On October 24, with Israel poised to launch a ground offensive in Gaza, the US side got word that Hamas had agreed to the parameters of a deal to release women and children, which would mean a pause and a delay in the ground invasion.

US officials debated with the Israelis whether or not the ground offensive should be delayed.

The Israelis argued that terms were not firm enough to delay, since there was no proof of life for the hostages. Hamas claimed they could not determine who was being held until a pause in fighting began.

Americans and Israelis viewed the Hamas position as disingenuous. The official said Israel’s invasion plan was adapted to support a pause if a deal came together.

Biden then engaged over the next three weeks in detailed talks as proposals about a potential hostage release were traded back and forth. Demands were made that Hamas produce the lists of hostages it was holding, their identifying information, and guarantees of release.

The process was long and cumbersome — communication was difficult and messages had to be passed from Doha or Cairo into Gaza and back, the officials said.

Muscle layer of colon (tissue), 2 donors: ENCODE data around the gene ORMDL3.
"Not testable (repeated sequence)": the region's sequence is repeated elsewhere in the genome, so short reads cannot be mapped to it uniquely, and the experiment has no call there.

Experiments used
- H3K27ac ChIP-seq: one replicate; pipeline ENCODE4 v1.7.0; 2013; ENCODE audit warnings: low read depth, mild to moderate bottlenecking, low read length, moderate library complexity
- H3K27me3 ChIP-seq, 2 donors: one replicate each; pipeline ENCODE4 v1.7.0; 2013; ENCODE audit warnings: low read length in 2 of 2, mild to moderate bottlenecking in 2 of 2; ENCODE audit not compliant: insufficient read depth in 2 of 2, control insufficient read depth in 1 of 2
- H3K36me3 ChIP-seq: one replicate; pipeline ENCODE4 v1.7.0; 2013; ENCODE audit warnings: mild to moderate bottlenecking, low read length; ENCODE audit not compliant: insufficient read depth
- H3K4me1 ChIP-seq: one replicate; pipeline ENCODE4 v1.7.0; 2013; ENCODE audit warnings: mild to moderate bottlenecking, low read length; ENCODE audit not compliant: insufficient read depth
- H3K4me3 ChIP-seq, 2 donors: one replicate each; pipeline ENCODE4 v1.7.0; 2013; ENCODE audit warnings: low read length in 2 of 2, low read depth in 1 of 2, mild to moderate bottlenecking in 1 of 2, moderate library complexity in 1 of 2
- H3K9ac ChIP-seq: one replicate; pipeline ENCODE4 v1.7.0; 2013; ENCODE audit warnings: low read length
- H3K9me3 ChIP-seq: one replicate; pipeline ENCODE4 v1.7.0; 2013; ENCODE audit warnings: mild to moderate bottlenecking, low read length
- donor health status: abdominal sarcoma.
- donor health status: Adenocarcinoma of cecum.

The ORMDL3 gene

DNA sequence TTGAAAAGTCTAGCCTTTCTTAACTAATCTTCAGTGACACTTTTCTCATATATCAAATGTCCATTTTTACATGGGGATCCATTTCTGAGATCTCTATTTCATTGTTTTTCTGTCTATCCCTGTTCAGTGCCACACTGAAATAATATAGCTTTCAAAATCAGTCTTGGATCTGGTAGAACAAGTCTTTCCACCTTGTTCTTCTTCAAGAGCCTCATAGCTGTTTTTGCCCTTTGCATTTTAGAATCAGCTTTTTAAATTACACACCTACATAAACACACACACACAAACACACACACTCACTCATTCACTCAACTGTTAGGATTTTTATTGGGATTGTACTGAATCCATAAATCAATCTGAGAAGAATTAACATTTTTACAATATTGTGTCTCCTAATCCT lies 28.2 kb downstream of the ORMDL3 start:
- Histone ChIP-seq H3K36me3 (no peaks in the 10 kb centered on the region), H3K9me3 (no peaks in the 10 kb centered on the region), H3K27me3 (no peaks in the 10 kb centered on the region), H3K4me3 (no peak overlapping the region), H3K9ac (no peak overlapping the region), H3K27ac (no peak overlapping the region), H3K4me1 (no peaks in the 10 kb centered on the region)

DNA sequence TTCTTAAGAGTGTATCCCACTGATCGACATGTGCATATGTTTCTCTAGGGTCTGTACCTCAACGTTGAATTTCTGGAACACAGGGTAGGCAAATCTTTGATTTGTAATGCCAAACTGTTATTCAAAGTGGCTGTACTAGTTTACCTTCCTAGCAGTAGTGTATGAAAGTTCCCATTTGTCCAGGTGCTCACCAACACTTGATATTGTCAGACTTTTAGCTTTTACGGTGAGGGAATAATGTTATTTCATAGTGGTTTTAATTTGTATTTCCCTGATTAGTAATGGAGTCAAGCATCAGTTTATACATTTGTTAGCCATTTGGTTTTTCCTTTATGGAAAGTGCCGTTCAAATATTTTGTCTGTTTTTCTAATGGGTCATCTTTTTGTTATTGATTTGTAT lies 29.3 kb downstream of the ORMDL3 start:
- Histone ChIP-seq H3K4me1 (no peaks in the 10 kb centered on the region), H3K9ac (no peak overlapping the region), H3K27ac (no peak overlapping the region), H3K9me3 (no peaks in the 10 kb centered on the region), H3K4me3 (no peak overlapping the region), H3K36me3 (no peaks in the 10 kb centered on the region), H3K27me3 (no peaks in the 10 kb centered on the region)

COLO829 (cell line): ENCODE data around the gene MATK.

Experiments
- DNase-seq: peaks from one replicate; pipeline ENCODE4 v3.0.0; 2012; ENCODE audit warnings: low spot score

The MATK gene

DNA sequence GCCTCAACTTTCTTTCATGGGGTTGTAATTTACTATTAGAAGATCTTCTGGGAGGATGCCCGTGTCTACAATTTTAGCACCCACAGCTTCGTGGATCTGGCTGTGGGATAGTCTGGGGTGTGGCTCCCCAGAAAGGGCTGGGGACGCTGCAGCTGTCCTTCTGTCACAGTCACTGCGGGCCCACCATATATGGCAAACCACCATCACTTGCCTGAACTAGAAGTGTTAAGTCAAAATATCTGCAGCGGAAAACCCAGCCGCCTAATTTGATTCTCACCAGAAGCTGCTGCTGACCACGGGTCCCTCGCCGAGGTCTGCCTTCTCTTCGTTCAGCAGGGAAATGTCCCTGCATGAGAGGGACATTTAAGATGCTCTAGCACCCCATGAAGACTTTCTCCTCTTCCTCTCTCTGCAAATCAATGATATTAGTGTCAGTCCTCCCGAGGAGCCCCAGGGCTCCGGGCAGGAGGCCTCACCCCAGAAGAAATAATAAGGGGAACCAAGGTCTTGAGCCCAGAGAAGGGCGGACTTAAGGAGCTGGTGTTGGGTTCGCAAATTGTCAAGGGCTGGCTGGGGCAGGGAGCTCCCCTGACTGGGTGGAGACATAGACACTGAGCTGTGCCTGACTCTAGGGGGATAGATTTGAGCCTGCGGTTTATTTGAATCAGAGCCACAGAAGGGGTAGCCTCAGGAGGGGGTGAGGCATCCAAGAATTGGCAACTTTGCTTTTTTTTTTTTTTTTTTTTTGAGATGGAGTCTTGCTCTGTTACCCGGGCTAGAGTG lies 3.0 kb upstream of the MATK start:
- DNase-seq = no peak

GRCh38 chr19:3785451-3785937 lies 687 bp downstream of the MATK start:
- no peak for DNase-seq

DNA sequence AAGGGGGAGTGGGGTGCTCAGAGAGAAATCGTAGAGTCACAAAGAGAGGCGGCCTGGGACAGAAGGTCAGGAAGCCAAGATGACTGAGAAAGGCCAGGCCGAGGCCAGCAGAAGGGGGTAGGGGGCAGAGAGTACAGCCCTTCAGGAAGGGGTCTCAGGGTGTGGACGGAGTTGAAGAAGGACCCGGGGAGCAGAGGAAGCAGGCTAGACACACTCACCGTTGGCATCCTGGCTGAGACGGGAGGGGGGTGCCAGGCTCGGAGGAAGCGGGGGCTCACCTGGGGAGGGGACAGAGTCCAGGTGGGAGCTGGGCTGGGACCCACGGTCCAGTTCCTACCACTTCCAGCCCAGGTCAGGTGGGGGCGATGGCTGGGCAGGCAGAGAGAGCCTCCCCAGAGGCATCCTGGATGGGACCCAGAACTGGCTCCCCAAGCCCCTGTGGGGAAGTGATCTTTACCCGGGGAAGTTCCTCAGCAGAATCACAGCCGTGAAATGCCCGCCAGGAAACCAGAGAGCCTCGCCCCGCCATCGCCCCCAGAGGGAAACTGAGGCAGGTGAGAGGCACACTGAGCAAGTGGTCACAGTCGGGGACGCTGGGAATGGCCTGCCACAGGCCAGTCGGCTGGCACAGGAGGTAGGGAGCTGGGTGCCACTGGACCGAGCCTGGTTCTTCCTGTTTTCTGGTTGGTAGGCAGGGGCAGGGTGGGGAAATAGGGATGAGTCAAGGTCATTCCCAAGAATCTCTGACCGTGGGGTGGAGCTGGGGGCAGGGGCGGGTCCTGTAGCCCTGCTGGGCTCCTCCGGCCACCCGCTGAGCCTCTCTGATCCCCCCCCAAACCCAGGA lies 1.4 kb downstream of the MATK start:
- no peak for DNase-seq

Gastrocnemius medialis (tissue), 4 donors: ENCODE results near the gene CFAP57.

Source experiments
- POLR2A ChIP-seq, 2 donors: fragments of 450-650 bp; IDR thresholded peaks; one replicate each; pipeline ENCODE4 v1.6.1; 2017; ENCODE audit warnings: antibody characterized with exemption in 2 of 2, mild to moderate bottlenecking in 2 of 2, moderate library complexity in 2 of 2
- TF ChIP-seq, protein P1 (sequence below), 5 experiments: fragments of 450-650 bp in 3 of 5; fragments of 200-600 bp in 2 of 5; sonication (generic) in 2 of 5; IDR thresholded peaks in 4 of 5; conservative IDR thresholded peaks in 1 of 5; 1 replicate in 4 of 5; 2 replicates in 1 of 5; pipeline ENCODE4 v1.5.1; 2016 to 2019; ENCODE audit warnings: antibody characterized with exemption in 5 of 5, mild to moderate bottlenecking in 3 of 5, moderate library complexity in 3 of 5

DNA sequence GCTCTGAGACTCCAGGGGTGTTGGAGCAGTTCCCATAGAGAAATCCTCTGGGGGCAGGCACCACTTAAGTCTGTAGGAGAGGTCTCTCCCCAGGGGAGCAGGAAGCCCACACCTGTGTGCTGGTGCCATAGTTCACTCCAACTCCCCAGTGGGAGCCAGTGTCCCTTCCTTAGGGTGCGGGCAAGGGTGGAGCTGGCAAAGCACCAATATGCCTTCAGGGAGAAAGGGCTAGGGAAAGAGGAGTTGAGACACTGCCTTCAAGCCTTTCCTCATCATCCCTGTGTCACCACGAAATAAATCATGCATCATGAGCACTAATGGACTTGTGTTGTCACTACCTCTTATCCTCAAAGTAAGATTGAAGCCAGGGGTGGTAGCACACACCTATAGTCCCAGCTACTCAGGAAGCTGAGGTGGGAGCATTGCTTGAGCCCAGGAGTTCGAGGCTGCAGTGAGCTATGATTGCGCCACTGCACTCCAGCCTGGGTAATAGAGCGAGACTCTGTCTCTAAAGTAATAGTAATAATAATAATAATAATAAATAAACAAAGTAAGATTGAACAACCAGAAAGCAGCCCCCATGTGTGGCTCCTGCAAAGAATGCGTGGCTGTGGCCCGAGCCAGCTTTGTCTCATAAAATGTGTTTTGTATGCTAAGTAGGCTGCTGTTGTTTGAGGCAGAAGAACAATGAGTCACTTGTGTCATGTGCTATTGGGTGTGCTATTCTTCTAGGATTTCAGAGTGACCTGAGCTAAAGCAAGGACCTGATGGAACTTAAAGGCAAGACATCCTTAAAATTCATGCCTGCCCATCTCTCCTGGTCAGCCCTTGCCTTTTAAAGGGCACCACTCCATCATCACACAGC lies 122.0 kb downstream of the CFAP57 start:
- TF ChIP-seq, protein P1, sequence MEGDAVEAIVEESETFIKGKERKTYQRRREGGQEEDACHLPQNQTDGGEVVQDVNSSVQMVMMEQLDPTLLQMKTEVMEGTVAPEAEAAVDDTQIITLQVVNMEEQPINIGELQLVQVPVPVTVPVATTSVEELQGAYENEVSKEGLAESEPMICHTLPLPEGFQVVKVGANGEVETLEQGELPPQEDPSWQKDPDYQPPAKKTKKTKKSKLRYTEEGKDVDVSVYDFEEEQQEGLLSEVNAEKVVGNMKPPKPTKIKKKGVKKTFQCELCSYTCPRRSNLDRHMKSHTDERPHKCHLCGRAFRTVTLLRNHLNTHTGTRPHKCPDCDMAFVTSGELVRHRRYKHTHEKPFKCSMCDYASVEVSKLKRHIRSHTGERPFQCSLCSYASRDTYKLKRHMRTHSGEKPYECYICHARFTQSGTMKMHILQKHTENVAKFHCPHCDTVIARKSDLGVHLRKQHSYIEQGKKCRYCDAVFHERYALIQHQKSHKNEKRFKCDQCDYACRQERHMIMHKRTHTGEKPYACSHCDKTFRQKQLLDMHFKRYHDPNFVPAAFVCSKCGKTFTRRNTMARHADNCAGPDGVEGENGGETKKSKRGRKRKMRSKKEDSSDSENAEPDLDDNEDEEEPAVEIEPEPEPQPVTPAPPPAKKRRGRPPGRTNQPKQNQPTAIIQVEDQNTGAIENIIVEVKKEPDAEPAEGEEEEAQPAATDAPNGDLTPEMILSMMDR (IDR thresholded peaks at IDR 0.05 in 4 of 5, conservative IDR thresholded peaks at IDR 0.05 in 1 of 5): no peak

Biden held a previously undisclosed phone call with the Qatari prime minister when the phasing of releases began to take shape, the official said.

Under the agreement that was taking shape, women and children hostages would be freed in the first phase, together with a commensurate release of Palestinian prisoners from the Israelis.

The Israelis insisted Hamas ensure all women and children come out in this phase. The US side agreed and demanded through Qatar proof of life or identifying information for women and children held by Hamas.

Hamas said it could guarantee 50 in the first phase, but refused to produce a list of identifying criteria. On November 9, Burns met in Doha with the Qatari leader and Mossad’s Barnea to go through the texts of the emerging arrangement.